Monday, April 05, 2010

tough topic

A worthy note and preface;

This blog post has been sitting in my draft box for several months now, since December actually, as I've never been strong or brave enough to post it, until now. This is what we are facing with a visit to the surgeon up ahead and a topic which fills our hearts with trepidation, always. Sharing with you, that's all.

I'm thankful for moments like this when my hubby and I escape our home to venture out for a what turns out to be a very emotional discussion when forms like this enter our lives.

The "JOY" of Starbucks when one requires a hot cuppa and a heartfelt chat.

This type of "Organ & Tissue Donor" form revisits us from time to time, during driver's license and medical card renewals especially, both are due for me this month, thus the unintended revisit in the first place.

Organ and tissue donation is a very personal and often crippling emotional topic for most people, but for our family it's a vital and all too real topic worthy of lengthy discussion in the event of accidental death and also because it is a topic alive in our extended family with two of my brother's two (foster) children's lives, both blood siblings, both saved due to liver transplantation as newborn infants.

Admittedly for our family, it's a real heart stopper topic at best, especially since all of the abuse of organ transplantation has been exposed in the media over the past few years.

One of the worst infractors are accomplished doctors who cross the line with moral ethics when considering possibilities for their patient candidates. For instance, on top of other such debates, why in the world would anyone desire an organ from someone in their nineties when they themselves are only a teenager? It's a fine line in the sand and careful attention to proper procedures should be respected in all matter and form.

As a couple, we have our power of attorney forms prepared and yet even though we're prepared with our preferences in writing, still, the topic visits all anew sending pangs right through the very core of our hearts.

When considering the entire topic at large and how it will visit our home in the future, we continue to pray about it, seek continual counsel from our priests, several to date in our various geographical locations. All recommend their thoughts, viewpoints and suggestions for revisiting the following quote;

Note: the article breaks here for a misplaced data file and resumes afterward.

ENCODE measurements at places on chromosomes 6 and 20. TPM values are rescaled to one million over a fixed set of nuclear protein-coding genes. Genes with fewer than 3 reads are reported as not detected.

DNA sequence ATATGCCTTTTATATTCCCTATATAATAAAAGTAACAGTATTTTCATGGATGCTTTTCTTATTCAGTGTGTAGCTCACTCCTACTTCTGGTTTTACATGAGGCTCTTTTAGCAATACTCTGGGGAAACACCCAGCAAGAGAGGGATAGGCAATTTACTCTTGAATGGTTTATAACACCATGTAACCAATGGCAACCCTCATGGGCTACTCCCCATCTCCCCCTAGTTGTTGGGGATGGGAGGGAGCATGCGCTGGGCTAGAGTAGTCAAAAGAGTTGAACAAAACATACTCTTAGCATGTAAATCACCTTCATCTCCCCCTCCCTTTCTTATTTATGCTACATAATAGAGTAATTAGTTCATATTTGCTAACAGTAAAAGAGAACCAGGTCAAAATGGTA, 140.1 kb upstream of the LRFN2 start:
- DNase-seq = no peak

"We encourage donation as an act of charity. It is something good that can result from tragedy and a way for families to find comfort by helping others." Pope John Paul II has stated, "The Catholic Church would promote the fact that there is a need for organ donors and that Christians should accept this as a 'challenge to their generosity and fraternal love' so long as ethical principles are followed."
As in most moral ethics, there is always so much more to the initial story.

As power of attorney to one another, we state our desires loud and clear within our family, encouraging each other to keep away from the "gray matter" which in an extreme case, hospital staff might tug on heartstrings during emergent matters to wreak emotional and moral havoc for swaying our original decisions.

So, we write our preferences down in the presence of a lawyer, using dark ink so there are no mistakes or misleading actions performed when under severe duress. We also encourage our older children to do the same. And they have.

My husband's prognosis for his degenerative lung disease has only one sole medical solution offering for wellness - lung transplantation, and that is where it all gets mighty tough.

We've been hanging around hospital respiratory wards for ten years and seen many patients pre and post transplant. It's a heady issue and one offering zillions of viewpoints, insults included. As I said right in the beginning here, it's a "personal issue", oh so very personal for sure. And tough. Very tough.

My husband teeters on the fence along with other fellow out patients in his respiratory physiotherapy twice weekly classes. The topic always brings horrendous fear and panic sensations to make hearts somersault deep within the cavity of their chest.

It's a horrific topic, a scary topic and one that revisits our home frequently. After witnessing several before and after transplantation this past year, my husband is siding with the possible opting of not proceeding with this lifesaving, lifegiving operation. But then, we all know what the obvious will become if he chooses not to agree with this operation in the end.

Loving folks offer plenty of supportive advice towards my husband and our family at large. I have to say, my mouth has become almost permanently zipped on the topic. I have my views. My husband has his views. That is the end of the discussion for us, that is until yet another darned organ transplant form comes to call once again. Again we review, renew and secure our thoughts; that's what it does to us. And clammy hands just becomes part of the package. Thank goodness for a warm cuppa to grasp on to at the same time.

Our hands always become all clammy and our hearts weak when the topic comes up, so we don't speak about it much these days. All that said, I'm turning off the comments section for this post, and ask if you happen to have an opinion of either yeah or nay, please, not here. Thank you in advance for respecting our wishes.

As a final close...

Lent. It's all about offering up more prayer and sacrifice. This health topic is all about another kind of lent many are not personally familiar with.

Suffering. Agony. Pain. Recovery. Sorrow. Hope.

I wouldn't dare attempt to compare these types of health issues to anything Our Lord endured for us during this liturgical time of year, however I wish to salute all those who have been on their own difficult health journeys, and seemingly presented with this topic of organ transplantation, thrust upon them uninvited.

God Bless you all.